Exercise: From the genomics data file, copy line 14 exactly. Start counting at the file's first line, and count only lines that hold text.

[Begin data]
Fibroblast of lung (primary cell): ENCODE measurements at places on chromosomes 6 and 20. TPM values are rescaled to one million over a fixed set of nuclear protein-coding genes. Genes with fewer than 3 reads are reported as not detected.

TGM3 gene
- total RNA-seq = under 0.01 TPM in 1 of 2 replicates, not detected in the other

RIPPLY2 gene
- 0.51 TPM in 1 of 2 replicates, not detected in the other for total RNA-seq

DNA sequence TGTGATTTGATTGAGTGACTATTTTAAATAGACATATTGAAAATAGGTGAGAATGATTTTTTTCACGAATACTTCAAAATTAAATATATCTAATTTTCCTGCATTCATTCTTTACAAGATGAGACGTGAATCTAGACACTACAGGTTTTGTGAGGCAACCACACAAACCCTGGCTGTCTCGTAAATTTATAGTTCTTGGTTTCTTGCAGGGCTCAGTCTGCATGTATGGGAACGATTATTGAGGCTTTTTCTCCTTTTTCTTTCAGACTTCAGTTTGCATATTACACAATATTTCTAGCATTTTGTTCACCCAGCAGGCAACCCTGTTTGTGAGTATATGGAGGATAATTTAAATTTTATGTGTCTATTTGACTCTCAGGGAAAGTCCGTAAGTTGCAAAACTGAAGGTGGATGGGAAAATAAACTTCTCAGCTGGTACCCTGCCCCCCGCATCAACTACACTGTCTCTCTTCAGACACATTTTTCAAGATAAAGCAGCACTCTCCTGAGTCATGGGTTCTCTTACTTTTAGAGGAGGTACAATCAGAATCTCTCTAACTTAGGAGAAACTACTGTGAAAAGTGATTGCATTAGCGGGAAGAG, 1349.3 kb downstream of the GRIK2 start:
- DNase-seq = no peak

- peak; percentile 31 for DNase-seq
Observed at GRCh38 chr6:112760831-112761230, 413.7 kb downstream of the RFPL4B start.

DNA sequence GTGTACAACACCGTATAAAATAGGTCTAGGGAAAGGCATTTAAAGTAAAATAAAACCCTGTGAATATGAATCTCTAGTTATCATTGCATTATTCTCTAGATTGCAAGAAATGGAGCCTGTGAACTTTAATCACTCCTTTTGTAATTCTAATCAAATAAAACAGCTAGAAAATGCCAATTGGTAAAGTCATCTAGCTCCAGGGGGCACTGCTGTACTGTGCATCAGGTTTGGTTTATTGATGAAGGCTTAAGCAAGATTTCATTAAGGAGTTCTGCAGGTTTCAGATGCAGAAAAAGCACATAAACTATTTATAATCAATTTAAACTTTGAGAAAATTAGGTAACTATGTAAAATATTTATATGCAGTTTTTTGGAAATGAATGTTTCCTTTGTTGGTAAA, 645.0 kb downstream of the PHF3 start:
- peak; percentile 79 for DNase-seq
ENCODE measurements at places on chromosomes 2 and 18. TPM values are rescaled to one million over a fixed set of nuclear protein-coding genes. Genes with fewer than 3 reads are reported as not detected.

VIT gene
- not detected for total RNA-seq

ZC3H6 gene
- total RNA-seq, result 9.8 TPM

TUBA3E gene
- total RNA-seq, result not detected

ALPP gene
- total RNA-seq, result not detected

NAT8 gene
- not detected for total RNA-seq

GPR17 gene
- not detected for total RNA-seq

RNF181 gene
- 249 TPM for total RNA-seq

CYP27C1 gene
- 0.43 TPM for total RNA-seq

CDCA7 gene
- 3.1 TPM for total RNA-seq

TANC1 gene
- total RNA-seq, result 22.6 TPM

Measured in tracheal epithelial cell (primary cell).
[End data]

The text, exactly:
- not detected for total RNA-seq